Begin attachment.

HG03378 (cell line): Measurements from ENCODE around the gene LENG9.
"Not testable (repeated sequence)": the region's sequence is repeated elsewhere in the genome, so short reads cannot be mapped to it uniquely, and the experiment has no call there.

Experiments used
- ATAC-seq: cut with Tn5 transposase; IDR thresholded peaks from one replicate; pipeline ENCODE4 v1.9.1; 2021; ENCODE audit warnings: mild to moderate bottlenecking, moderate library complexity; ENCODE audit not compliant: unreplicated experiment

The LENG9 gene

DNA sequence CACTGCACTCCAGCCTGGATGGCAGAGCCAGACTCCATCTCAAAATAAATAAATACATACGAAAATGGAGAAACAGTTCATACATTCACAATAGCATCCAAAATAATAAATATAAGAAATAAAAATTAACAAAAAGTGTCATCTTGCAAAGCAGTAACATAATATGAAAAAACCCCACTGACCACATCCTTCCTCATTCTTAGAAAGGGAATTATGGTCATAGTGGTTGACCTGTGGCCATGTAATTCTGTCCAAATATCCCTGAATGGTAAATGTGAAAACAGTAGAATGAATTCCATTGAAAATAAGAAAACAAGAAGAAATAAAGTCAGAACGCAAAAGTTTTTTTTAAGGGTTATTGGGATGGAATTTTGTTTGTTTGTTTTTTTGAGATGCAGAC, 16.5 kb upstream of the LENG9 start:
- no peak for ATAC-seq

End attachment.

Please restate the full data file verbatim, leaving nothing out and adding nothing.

HG03378 (cell line): Measurements from ENCODE around the gene LENG9.
"Not testable (repeated sequence)": the region's sequence is repeated elsewhere in the genome, so short reads cannot be mapped to it uniquely, and the experiment has no call there.

Experiments used
- ATAC-seq: cut with Tn5 transposase; IDR thresholded peaks from one replicate; pipeline ENCODE4 v1.9.1; 2021; ENCODE audit warnings: mild to moderate bottlenecking, moderate library complexity; ENCODE audit not compliant: unreplicated experiment

The LENG9 gene

DNA sequence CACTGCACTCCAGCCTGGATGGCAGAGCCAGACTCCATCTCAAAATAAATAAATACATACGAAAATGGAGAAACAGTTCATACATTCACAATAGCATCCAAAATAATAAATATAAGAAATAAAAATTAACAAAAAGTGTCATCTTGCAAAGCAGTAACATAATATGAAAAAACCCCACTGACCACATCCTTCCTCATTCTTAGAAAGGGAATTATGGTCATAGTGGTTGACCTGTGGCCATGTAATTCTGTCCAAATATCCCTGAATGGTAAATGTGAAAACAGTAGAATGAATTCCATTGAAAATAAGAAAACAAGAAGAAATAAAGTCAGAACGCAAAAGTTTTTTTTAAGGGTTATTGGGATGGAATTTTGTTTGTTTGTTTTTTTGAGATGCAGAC, 16.5 kb upstream of the LENG9 start:
- no peak for ATAC-seq